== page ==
2019/20 Undergraduate Module Catalogue
LUBS2415 Research Methods in International Business
20 creditsClass Size: 155
Module manager: Emma Liu
Taught: Semesters 1 & 2 View Timetable
Year running 2019/20
Module replacesLUBS2875 Research Methods in International Business
This module is not approved as a discovery module
Module summaryThis module explains the principles underlying the scientific discovery of new ideas, theories and empirical relationships in the field of International Business. It gives students of International Business a toolkit for recognising good quality research (the ability to criticise research) and understanding where to start in conducting their own research. It provides them with an understanding of different research philosophies, and a knowledge of how to apply these in designing the research that forms the basis of their undergraduate dissertations.
ObjectivesThis module aims to give learners a sound grounding in research methods at a level sufficient to enable their undertaking of a research project to meet the requirements of the International Business Dissertation (LUBS3321) module, within the Programme.
Learning Outcomes - Knowledge / Application
On successful completion of this module students will be able to identify and explain:
- The concept of the scientific method
- The principles of epistemology
- The debate between different "world views" in the conduct of scientific discovery , and why these differences exist
- The logic underpinning the identification of a research question, and to design a piece of research
Learning Outcome - Skills
- critical thinking and a critical awareness of alternative research methods
- research skills for the world of work beyond the academic environment
- the ability to design a research project and write a research proposal- the ability to locate relevant literature for a project
- the ability to evaluate research strategies, data collection methods and data analysis methods in the context of a particular project
- ability to critically assess the academic literature for original ideas and findings that forms the theoretical and empirical core of the Programme.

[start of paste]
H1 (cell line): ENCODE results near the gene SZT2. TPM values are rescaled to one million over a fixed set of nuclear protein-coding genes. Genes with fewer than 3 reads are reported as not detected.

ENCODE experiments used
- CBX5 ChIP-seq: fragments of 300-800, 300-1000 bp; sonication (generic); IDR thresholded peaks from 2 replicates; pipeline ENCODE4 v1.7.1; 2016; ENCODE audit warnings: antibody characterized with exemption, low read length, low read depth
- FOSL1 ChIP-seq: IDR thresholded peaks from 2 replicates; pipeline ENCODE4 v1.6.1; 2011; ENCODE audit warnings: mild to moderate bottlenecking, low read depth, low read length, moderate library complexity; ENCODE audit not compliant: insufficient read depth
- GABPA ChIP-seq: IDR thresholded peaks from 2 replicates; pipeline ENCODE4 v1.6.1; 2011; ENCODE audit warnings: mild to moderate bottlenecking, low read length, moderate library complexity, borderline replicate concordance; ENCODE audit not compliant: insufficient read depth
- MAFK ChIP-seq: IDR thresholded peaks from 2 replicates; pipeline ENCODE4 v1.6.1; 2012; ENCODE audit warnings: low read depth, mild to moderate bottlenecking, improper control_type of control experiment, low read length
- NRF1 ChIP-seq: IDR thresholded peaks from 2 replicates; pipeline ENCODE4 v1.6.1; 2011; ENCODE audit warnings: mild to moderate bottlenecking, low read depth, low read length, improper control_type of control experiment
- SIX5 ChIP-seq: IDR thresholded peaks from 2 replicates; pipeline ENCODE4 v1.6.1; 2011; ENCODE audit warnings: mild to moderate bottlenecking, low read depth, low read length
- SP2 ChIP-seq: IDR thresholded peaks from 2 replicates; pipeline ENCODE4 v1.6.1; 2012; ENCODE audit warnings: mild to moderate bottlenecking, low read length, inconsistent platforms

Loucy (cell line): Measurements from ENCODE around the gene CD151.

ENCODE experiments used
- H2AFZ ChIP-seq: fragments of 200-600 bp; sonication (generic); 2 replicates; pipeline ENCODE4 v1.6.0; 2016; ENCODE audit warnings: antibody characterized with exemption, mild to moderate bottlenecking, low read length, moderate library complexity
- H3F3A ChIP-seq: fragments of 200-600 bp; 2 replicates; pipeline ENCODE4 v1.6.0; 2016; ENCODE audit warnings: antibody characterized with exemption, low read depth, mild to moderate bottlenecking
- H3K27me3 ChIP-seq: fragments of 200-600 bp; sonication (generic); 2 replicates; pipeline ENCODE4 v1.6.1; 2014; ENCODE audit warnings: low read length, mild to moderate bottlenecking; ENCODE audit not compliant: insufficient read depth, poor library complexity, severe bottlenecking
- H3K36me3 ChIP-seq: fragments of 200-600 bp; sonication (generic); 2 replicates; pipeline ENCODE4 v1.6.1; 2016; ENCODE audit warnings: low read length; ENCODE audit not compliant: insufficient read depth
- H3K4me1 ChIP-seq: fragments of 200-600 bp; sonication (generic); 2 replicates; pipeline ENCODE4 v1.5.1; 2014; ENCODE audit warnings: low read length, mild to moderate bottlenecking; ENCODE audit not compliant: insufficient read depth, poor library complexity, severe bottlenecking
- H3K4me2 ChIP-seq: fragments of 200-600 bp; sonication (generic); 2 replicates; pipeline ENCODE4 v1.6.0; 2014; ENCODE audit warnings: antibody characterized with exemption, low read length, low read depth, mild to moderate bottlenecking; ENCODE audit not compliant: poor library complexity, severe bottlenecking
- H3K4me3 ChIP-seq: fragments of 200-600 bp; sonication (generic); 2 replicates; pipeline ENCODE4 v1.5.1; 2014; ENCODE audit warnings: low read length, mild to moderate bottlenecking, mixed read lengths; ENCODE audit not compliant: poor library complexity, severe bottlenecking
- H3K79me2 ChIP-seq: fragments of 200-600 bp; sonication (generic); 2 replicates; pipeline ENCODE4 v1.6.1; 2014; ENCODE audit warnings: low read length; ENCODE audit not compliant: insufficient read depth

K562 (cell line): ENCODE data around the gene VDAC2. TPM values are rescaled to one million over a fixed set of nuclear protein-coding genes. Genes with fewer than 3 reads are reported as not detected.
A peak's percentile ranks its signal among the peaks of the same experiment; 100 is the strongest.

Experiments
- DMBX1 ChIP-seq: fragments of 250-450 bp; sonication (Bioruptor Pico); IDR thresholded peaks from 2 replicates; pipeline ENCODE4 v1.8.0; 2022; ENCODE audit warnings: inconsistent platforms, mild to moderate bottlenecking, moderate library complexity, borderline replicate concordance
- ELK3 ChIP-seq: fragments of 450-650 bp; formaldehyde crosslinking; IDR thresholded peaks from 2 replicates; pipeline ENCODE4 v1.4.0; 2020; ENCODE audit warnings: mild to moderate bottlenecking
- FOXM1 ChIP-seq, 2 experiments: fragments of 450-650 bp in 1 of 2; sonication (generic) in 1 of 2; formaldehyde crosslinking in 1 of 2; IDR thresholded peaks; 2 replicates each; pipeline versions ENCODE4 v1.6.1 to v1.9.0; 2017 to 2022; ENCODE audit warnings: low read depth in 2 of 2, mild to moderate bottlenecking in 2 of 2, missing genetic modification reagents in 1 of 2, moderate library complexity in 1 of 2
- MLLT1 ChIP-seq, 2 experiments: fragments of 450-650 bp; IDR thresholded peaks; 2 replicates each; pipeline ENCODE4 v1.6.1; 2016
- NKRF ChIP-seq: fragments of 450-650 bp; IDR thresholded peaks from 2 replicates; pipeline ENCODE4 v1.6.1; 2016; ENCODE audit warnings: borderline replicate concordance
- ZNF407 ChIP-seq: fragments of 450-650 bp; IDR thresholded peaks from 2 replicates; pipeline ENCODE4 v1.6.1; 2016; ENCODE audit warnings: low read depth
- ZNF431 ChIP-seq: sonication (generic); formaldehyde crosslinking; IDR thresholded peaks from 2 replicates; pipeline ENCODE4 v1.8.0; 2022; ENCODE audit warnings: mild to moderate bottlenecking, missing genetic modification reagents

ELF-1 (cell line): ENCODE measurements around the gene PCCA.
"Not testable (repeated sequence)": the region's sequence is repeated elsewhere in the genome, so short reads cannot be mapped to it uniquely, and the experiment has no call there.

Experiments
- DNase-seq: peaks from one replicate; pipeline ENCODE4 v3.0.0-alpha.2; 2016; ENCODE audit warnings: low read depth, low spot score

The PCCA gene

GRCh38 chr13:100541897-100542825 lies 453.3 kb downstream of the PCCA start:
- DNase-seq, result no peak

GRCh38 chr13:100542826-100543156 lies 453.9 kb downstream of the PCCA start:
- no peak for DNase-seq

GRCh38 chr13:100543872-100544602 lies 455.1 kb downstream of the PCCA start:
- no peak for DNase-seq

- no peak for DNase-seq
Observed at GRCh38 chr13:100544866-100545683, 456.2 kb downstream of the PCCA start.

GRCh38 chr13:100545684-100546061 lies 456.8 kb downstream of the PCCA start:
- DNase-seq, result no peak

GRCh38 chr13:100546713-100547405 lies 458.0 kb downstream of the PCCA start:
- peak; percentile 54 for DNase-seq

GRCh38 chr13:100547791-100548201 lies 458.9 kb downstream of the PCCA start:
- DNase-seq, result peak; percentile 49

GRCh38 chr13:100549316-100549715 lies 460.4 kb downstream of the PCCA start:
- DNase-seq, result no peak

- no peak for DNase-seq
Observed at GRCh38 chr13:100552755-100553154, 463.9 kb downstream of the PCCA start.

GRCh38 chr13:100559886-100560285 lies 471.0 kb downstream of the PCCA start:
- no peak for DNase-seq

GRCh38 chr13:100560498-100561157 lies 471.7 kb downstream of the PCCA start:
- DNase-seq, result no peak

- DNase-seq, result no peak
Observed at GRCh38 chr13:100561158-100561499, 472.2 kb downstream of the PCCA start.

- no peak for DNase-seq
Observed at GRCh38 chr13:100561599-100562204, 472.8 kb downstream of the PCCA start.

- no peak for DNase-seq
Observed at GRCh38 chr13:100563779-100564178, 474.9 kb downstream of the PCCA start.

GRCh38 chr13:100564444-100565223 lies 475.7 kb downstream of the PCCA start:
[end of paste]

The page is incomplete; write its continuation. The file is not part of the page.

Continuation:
- be able to identify the strengths and shortcomings of the scientific basis of knowledge in International Business and its supporting disciplines
- the critical analysis of research (e.g., journal articles) which over-claim or have weak research methods
1. Introduction to BSc Dissertation and International Business as a research field;
2. Reviewing the literature & conceptual framework;
3. Systematic reviews and meta-reviews;
4. Problematization, the research question, design & choice of method;
5. Advanced library training;
6. Primary data and its collection I - Interviews;
7. Primary data and its collection II - observation and experimentation;
8. Primary data and its collection III - the case study;
9. Primary data and its collection IV - surveys & questionnaires;
10. Secondary data and its collection I - official and non-official data;
11. Qualitative analysis and its applications;
12. Quantitative analysis and its applications;
13. BSc dissertation Rationale
|Delivery type||Number||Length hours||Student hours|
|Private study hours||168.00|
|Total Contact hours||32.00|
|Total hours (100hr per 10 credits)||200.00|
Private studyReadings prior to and following each lecture, preparation for seminars and two written assignments at the end of each semester.
Opportunities for Formative FeedbackStudents' progress will be monitored through class discussion in the tutorials. During these sessions students will be expected to apply the theoretical knowledge gained during lectures and their private study to answering tutorial questions.
Students will be given feedback on their responses by the lecturer during the class and they will also be provided with suggested responses to the tutorial questions in written-form (or on Minerva: the VLE and Portal) after the class has finished.
Students will have the opportunity to discuss draft research proposals with module staff to identify areas of problematic understanding to enable them to prepare for the assessments.
The marks and feedback from this in conjunction with class discussions during the module will enable student to gauge progress during the course of the module prior to the assessments.
Students can also obtain feedback on a one-to-one basis from the module manager and lecturers outside the class setting.
Methods of assessment
|Assessment type||Notes||% of formal assessment|
|Essay||1,500 word essay||50.00|
|Essay||2,000 word essay||50.00|
|Total percentage (Assessment Coursework)||100.00|
The resit for this module is by failed element. If a student were to fail, they would re-sit the ACW assignment that they had failed (either the Semester 1 50% or Semester 2 50% assignment) and the mark they receive will constitute 100% of the re-sit mark. If a student were to fail both ACW assignments, they would re-sit both assignments (as separate submissions) and the capped re-sit mark they receive will be calculated over both assignments.
Reading listThe reading list is available from the Library website
Last updated: 09/09/2019
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